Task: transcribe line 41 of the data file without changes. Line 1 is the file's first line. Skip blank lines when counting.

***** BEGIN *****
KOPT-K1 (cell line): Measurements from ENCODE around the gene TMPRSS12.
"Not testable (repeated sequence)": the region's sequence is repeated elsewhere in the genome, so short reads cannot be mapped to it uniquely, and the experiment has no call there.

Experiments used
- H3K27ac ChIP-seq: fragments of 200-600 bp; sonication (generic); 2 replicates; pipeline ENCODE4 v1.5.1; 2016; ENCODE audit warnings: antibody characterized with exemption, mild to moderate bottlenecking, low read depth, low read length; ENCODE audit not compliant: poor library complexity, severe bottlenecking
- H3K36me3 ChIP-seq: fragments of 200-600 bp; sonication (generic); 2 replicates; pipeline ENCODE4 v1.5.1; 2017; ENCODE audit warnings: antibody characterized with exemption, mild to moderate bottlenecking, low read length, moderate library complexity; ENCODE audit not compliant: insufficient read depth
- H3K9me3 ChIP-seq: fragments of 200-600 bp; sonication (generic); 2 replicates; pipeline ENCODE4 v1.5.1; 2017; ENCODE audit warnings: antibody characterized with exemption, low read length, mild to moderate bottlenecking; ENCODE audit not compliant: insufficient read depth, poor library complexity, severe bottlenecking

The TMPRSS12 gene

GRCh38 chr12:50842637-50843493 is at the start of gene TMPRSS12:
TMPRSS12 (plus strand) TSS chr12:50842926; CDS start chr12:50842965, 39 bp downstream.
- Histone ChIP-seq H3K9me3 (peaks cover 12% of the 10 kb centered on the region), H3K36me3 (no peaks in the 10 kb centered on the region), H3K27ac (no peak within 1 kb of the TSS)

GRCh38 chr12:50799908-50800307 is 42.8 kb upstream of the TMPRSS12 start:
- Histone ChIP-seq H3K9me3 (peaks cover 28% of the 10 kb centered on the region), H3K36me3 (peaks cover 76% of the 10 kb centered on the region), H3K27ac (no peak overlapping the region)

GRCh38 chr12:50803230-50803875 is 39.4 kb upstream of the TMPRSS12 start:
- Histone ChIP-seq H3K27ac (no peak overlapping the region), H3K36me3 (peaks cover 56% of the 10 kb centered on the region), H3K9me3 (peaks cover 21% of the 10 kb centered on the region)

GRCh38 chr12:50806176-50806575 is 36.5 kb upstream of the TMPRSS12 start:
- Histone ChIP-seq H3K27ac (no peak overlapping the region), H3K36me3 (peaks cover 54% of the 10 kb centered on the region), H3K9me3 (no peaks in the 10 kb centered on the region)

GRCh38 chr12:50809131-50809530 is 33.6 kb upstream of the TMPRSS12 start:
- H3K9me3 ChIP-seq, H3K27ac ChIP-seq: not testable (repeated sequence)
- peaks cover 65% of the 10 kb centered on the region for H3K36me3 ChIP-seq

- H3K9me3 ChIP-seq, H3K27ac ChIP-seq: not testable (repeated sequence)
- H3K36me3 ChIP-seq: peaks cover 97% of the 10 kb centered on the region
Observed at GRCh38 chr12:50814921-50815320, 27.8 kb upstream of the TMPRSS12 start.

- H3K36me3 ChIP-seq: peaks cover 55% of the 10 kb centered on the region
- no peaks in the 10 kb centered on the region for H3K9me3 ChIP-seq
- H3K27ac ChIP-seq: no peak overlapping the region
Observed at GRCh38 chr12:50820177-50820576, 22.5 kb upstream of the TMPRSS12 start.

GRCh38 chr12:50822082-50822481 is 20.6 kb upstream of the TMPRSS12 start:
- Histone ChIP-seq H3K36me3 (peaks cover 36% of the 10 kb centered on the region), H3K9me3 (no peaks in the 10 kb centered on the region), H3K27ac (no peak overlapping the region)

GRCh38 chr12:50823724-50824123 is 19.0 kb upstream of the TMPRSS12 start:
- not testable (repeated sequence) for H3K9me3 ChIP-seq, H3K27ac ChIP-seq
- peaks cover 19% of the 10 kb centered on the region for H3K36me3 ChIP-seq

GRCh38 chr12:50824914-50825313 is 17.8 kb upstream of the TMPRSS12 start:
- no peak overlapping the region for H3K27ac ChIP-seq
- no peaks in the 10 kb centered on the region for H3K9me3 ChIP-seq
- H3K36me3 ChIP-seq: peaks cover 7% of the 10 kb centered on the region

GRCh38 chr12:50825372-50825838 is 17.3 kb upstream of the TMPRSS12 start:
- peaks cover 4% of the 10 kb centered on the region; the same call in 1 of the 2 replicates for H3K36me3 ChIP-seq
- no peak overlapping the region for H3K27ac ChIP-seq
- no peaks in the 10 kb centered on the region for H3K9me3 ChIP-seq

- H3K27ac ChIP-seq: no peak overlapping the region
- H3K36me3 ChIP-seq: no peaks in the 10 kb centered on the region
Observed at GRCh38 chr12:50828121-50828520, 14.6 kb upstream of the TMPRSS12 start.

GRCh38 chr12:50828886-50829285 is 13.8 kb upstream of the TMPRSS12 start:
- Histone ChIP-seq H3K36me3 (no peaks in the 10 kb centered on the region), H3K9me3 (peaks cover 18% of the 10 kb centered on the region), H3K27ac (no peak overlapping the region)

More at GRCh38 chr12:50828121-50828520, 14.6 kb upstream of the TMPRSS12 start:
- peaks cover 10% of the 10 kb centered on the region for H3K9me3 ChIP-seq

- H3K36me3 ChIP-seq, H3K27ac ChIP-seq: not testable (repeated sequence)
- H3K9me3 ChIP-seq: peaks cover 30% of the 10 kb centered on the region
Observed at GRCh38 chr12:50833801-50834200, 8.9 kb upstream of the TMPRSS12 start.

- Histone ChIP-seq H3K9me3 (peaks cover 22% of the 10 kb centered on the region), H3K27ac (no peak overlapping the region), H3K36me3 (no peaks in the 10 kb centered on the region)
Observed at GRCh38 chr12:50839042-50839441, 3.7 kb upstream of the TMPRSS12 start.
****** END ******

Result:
- H3K36me3 ChIP-seq: no peaks in the 10 kb centered on the region